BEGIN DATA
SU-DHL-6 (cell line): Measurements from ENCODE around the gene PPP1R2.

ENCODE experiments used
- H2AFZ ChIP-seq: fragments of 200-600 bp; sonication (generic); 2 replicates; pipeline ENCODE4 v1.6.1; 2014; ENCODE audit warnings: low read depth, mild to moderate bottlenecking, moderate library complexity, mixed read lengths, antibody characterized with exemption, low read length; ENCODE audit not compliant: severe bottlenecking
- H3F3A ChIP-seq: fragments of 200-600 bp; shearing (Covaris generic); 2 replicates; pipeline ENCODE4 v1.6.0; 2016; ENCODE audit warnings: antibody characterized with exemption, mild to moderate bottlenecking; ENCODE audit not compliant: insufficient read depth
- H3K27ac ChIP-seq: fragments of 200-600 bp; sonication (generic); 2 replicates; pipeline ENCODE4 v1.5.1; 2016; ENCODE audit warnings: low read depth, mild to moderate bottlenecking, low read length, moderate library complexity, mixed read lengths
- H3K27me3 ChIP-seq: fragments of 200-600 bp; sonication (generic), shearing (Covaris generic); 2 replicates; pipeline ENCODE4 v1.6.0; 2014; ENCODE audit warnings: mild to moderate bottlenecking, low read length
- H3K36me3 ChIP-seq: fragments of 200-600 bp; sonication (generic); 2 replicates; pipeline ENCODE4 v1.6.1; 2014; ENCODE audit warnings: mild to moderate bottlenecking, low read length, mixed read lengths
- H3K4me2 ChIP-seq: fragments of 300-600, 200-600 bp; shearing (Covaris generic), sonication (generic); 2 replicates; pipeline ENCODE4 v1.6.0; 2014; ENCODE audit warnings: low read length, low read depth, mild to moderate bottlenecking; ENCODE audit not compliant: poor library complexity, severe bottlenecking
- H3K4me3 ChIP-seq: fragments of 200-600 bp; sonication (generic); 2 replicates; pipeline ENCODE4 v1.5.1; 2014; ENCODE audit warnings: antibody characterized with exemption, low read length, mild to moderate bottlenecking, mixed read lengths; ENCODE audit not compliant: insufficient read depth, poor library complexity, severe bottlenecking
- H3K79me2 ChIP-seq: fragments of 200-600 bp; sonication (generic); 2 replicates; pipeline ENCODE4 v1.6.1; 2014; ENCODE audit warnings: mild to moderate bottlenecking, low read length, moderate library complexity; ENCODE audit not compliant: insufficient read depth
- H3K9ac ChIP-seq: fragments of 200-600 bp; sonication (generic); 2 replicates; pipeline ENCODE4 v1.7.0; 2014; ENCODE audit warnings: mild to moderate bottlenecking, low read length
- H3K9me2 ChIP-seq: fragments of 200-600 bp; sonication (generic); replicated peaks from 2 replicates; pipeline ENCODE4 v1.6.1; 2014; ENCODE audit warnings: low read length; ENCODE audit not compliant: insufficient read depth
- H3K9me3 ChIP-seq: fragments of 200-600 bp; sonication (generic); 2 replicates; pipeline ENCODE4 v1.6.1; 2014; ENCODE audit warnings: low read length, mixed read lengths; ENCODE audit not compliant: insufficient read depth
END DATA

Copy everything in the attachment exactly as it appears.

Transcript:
SU-DHL-6 (cell line): Measurements from ENCODE around the gene PPP1R2.

ENCODE experiments used
- H2AFZ ChIP-seq: fragments of 200-600 bp; sonication (generic); 2 replicates; pipeline ENCODE4 v1.6.1; 2014; ENCODE audit warnings: low read depth, mild to moderate bottlenecking, moderate library complexity, mixed read lengths, antibody characterized with exemption, low read length; ENCODE audit not compliant: severe bottlenecking
- H3F3A ChIP-seq: fragments of 200-600 bp; shearing (Covaris generic); 2 replicates; pipeline ENCODE4 v1.6.0; 2016; ENCODE audit warnings: antibody characterized with exemption, mild to moderate bottlenecking; ENCODE audit not compliant: insufficient read depth
- H3K27ac ChIP-seq: fragments of 200-600 bp; sonication (generic); 2 replicates; pipeline ENCODE4 v1.5.1; 2016; ENCODE audit warnings: low read depth, mild to moderate bottlenecking, low read length, moderate library complexity, mixed read lengths
- H3K27me3 ChIP-seq: fragments of 200-600 bp; sonication (generic), shearing (Covaris generic); 2 replicates; pipeline ENCODE4 v1.6.0; 2014; ENCODE audit warnings: mild to moderate bottlenecking, low read length
- H3K36me3 ChIP-seq: fragments of 200-600 bp; sonication (generic); 2 replicates; pipeline ENCODE4 v1.6.1; 2014; ENCODE audit warnings: mild to moderate bottlenecking, low read length, mixed read lengths
- H3K4me2 ChIP-seq: fragments of 300-600, 200-600 bp; shearing (Covaris generic), sonication (generic); 2 replicates; pipeline ENCODE4 v1.6.0; 2014; ENCODE audit warnings: low read length, low read depth, mild to moderate bottlenecking; ENCODE audit not compliant: poor library complexity, severe bottlenecking
- H3K4me3 ChIP-seq: fragments of 200-600 bp; sonication (generic); 2 replicates; pipeline ENCODE4 v1.5.1; 2014; ENCODE audit warnings: antibody characterized with exemption, low read length, mild to moderate bottlenecking, mixed read lengths; ENCODE audit not compliant: insufficient read depth, poor library complexity, severe bottlenecking
- H3K79me2 ChIP-seq: fragments of 200-600 bp; sonication (generic); 2 replicates; pipeline ENCODE4 v1.6.1; 2014; ENCODE audit warnings: mild to moderate bottlenecking, low read length, moderate library complexity; ENCODE audit not compliant: insufficient read depth
- H3K9ac ChIP-seq: fragments of 200-600 bp; sonication (generic); 2 replicates; pipeline ENCODE4 v1.7.0; 2014; ENCODE audit warnings: mild to moderate bottlenecking, low read length
- H3K9me2 ChIP-seq: fragments of 200-600 bp; sonication (generic); replicated peaks from 2 replicates; pipeline ENCODE4 v1.6.1; 2014; ENCODE audit warnings: low read length; ENCODE audit not compliant: insufficient read depth
- H3K9me3 ChIP-seq: fragments of 200-600 bp; sonication (generic); 2 replicates; pipeline ENCODE4 v1.6.1; 2014; ENCODE audit warnings: low read length, mixed read lengths; ENCODE audit not compliant: insufficient read depth